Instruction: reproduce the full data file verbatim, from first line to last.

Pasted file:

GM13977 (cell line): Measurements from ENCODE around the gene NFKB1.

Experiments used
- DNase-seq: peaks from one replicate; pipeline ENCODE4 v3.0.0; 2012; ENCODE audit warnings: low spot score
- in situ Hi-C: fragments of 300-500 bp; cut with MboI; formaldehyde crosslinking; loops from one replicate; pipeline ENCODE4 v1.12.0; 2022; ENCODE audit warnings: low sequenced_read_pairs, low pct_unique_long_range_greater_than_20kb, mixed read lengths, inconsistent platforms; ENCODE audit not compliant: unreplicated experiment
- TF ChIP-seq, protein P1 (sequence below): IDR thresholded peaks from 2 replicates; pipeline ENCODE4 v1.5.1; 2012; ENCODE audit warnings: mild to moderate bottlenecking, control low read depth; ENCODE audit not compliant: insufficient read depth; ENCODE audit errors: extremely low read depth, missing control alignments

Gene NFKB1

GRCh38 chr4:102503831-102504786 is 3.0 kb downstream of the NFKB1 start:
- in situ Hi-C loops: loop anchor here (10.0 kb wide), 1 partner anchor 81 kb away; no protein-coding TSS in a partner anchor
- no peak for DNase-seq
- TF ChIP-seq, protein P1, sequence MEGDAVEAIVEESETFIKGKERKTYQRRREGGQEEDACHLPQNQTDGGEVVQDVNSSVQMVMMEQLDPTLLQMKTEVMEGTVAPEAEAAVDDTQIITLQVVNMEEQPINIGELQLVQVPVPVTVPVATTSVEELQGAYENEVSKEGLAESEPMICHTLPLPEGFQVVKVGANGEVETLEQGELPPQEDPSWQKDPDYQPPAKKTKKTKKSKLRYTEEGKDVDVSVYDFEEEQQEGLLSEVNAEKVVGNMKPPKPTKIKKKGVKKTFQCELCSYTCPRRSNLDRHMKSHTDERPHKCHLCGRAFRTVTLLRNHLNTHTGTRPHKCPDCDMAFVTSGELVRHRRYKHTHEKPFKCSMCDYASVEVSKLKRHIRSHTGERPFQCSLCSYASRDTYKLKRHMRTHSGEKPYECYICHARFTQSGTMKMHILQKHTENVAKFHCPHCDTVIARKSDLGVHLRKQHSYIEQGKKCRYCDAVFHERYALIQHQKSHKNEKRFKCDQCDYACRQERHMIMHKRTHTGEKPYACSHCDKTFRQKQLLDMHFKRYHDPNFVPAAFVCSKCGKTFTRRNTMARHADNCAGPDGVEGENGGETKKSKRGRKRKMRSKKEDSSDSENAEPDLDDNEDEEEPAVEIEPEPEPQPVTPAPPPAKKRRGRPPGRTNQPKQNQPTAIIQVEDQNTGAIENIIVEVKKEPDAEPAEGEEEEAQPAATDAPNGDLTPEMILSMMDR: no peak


GM13977 (cell line): Measurements from ENCODE around the gene NFKB1.

Experiments used
- DNase-seq: peaks from one replicate; pipeline ENCODE4 v3.0.0; 2012; ENCODE audit warnings: low spot score
- in situ Hi-C: fragments of 300-500 bp; cut with MboI; formaldehyde crosslinking; loops from one replicate; pipeline ENCODE4 v1.12.0; 2022; ENCODE audit warnings: low sequenced_read_pairs, low pct_unique_long_range_greater_than_20kb, mixed read lengths, inconsistent platforms; ENCODE audit not compliant: unreplicated experiment
- TF ChIP-seq, protein P1 (sequence below): IDR thresholded peaks from 2 replicates; pipeline ENCODE4 v1.5.1; 2012; ENCODE audit warnings: mild to moderate bottlenecking, control low read depth; ENCODE audit not compliant: insufficient read depth; ENCODE audit errors: extremely low read depth, missing control alignments

Gene NFKB1

GRCh38 chr4:102503831-102504786 is 3.0 kb downstream of the NFKB1 start:
- in situ Hi-C loops: loop anchor here (10.0 kb wide), 1 partner anchor 81 kb away; no protein-coding TSS in a partner anchor
- no peak for DNase-seq
- TF ChIP-seq, protein P1, sequence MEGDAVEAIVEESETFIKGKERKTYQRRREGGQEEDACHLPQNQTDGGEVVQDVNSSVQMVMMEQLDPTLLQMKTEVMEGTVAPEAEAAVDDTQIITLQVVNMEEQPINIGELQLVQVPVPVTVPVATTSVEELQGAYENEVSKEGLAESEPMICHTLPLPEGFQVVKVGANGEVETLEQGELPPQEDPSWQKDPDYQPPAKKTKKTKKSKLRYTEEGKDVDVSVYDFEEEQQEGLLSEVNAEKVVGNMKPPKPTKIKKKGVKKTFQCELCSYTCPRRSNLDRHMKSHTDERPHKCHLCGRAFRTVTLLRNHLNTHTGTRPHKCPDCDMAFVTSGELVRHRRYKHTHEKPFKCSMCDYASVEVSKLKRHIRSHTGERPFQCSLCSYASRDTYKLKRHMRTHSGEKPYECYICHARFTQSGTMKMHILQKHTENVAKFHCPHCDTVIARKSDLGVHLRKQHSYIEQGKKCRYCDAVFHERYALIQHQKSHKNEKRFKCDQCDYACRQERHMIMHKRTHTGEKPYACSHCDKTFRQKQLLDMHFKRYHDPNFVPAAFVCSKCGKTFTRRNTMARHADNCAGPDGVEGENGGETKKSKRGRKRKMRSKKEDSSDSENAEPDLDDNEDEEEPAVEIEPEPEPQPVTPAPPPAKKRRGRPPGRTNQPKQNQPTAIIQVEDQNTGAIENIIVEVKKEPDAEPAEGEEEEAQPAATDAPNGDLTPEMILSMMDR: no peak